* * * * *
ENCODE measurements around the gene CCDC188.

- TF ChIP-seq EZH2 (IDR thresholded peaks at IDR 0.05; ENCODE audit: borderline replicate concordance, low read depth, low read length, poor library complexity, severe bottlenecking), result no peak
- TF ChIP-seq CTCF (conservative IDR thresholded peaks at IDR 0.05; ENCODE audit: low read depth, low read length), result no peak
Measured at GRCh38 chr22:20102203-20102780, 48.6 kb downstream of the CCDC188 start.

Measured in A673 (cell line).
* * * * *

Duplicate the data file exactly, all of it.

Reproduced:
ENCODE measurements around the gene CCDC188.

- TF ChIP-seq EZH2 (IDR thresholded peaks at IDR 0.05; ENCODE audit: borderline replicate concordance, low read depth, low read length, poor library complexity, severe bottlenecking), result no peak
- TF ChIP-seq CTCF (conservative IDR thresholded peaks at IDR 0.05; ENCODE audit: low read depth, low read length), result no peak
Measured at GRCh38 chr22:20102203-20102780, 48.6 kb downstream of the CCDC188 start.

Measured in A673 (cell line).